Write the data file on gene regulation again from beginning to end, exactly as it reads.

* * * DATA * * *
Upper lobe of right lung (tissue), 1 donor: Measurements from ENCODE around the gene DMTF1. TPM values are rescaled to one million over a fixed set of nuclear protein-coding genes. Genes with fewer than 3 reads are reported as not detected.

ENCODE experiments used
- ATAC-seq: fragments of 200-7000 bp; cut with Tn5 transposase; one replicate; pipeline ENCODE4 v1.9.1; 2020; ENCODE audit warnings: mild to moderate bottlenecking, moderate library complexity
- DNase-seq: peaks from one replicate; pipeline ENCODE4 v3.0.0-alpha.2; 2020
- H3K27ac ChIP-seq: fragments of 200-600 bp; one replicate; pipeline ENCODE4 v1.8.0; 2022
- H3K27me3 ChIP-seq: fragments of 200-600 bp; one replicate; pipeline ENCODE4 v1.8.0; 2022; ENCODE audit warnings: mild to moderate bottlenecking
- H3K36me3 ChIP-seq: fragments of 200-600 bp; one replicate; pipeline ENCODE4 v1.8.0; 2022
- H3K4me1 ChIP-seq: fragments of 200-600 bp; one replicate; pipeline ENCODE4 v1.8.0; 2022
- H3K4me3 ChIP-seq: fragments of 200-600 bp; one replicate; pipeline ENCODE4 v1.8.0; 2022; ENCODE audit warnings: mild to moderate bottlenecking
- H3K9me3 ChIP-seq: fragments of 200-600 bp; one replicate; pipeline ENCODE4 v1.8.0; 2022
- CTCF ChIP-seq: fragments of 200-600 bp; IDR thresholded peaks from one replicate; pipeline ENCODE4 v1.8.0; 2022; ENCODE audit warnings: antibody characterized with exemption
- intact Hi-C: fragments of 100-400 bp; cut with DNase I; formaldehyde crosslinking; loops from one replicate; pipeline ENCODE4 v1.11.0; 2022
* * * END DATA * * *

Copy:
Upper lobe of right lung (tissue), 1 donor: Measurements from ENCODE around the gene DMTF1. TPM values are rescaled to one million over a fixed set of nuclear protein-coding genes. Genes with fewer than 3 reads are reported as not detected.

ENCODE experiments used
- ATAC-seq: fragments of 200-7000 bp; cut with Tn5 transposase; one replicate; pipeline ENCODE4 v1.9.1; 2020; ENCODE audit warnings: mild to moderate bottlenecking, moderate library complexity
- DNase-seq: peaks from one replicate; pipeline ENCODE4 v3.0.0-alpha.2; 2020
- H3K27ac ChIP-seq: fragments of 200-600 bp; one replicate; pipeline ENCODE4 v1.8.0; 2022
- H3K27me3 ChIP-seq: fragments of 200-600 bp; one replicate; pipeline ENCODE4 v1.8.0; 2022; ENCODE audit warnings: mild to moderate bottlenecking
- H3K36me3 ChIP-seq: fragments of 200-600 bp; one replicate; pipeline ENCODE4 v1.8.0; 2022
- H3K4me1 ChIP-seq: fragments of 200-600 bp; one replicate; pipeline ENCODE4 v1.8.0; 2022
- H3K4me3 ChIP-seq: fragments of 200-600 bp; one replicate; pipeline ENCODE4 v1.8.0; 2022; ENCODE audit warnings: mild to moderate bottlenecking
- H3K9me3 ChIP-seq: fragments of 200-600 bp; one replicate; pipeline ENCODE4 v1.8.0; 2022
- CTCF ChIP-seq: fragments of 200-600 bp; IDR thresholded peaks from one replicate; pipeline ENCODE4 v1.8.0; 2022; ENCODE audit warnings: antibody characterized with exemption
- intact Hi-C: fragments of 100-400 bp; cut with DNase I; formaldehyde crosslinking; loops from one replicate; pipeline ENCODE4 v1.11.0; 2022